Dir: Andre Zvyaginstev
Viewed From: Le Balcon
You have to love a director who will tell a reporter with no trace of irony that his movies are about "the pain and suffering of existence." In a wide ranging interview in the Brussels Daily Le Soir, the Russian-born Andre Zvyaginstev explained how his most recent film The Banishment (or, Izgnanie) worked as a meditation on life, death, and coming to terms with the unalterable realities of both. It was a pretty astonishing interview in that it read more like a conversation with a Noble Prize winning novelist in a literary magazine than a feature for the entertainment section of a newspaper. While some of this is due to a much more serious and, intellectually speaking, fawning European media, the the tone of conversation owes as much to Zvyaginstev's perspective. He is an auteur unashamedly interested in making audiences think about what they do not want to think about rather than entertainment. In other words, he is an artist. And as a two-and-a-half hour exercise in making people think about subjects they don't want to think about - including, but not limited too, infidelity, fratricide, abortion, the prison of family, madness, death, infanticide, loneliness, eternity - it is unquestionably successful.
First, think Malick, except without all the swirling. Zvyaginstev has his own voice, but there are two or three scenes that capture Malick's gift for finding the strange beauty in nature, such as a long scene which breaks up the second and third acts where we follow a stream of water running down a hillside as a storm begins. It is one of probably ten or so shots in this movie that other filmmakers would be happy to get once in a career.
But lest you think he is just another long-shot master, Zvyaginstev also has the talent to create tense conversation and even (perish the thought!) drama. Based on a novel by William Saroyan, The Banishment has the basic elements of drama but there are enough tricks in editing and sound to make M. Night Shyamalan proud. I obviously won't give away any of the good stuff, but there is a startling reversal as what you think will be a depiction of Hollywood madness (say, The Shining) gives way to a much darker and deeper madness that (I think) comes pretty close to capturing the real thing.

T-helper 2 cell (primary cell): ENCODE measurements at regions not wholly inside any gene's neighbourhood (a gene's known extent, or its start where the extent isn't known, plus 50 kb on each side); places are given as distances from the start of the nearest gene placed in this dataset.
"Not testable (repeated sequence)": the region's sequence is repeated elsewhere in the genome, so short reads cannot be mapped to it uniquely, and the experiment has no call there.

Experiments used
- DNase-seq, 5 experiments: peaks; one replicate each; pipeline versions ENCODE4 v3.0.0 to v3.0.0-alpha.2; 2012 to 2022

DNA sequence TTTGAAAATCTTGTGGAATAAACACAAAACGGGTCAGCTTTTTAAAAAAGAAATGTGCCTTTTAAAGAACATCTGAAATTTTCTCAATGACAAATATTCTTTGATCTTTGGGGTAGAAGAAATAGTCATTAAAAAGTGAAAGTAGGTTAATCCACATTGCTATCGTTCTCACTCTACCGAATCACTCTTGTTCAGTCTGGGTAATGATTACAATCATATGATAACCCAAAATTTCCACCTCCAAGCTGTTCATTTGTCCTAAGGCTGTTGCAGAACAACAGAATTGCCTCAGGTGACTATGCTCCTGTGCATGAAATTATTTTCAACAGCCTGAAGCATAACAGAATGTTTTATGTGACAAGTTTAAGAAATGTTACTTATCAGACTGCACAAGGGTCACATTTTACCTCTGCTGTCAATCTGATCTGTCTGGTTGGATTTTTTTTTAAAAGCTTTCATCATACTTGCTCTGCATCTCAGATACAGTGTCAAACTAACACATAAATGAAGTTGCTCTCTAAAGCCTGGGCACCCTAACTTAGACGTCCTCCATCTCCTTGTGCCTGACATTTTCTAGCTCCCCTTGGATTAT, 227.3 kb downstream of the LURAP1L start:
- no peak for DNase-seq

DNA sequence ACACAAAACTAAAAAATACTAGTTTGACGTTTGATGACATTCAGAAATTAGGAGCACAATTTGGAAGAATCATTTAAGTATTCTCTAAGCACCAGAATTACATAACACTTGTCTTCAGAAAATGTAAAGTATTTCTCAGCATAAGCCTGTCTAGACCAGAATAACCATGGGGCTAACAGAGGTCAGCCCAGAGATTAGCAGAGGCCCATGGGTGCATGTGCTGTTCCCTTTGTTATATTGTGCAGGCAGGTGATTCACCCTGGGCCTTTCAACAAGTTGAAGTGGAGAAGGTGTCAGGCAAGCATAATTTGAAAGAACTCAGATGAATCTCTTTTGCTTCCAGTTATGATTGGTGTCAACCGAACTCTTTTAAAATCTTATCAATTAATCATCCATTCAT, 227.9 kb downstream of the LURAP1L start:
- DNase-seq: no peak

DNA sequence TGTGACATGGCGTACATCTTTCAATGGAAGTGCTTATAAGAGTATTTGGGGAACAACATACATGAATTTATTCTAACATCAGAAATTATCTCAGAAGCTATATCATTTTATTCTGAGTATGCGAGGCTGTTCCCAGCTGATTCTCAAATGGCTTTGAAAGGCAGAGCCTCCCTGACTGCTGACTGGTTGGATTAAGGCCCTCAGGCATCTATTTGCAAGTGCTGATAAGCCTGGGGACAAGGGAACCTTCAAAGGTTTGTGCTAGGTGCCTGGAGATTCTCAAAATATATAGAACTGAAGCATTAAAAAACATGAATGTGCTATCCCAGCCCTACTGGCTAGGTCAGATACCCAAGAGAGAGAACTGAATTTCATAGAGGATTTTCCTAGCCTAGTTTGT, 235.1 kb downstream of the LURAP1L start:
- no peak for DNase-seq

Here is the basic story I can give: a seemingly normal family (aren't they all) heads out of the city to spend some time at an ancestral home in the country. Before they leave with their two children, the husband Alex is forced to treat his brother Mark for a gunshot wound that he will not take to the hospital. Whether the trip and Mark's visit are related isn't made clear (by the end you realize that Alex received his wound from the area near the country home), but it's clear that there are dark secrets in the family. However, after a few bucolic days in the countryside, it turns out that wife Vera is holding out on the biggest secret of all, and the drama begins.
What makes the setup so perfect is that Zvyagninstev plays on the typical ideas of the hidden past, and takes a movie that initially looks like a Russian History of Violence and turns it into Bergman. This might sound like a bad thing (it does get pretty heavy), but the trick is when you realize you care more about the psychological drama of Vera and Alex than the possible criminal family or any of Mark's shenanigans.
In fact, the only problem I had with this movie was circumstance, as one of the most tense moments of the film was interrupted by a cell phone call in the theater. Now, I don't mean a ring, but an actual call, in which one of the audience members proceeded to answer his phone and chat for a few minutes. I had ssshhhed two people in the library that day and I was on the other side of the theater, so I waited for someone else to quiet the man. But almost as amazing as the man answering the call was the full two to three minutes before anyone got up and walked over to the man to tell him to shut up. Finally, a very large man got up to quiet him and we all went back to watching the movie. Truth be told, with all the heavyosity of The Banishment, I probably wasn't the only one who welcomed the break.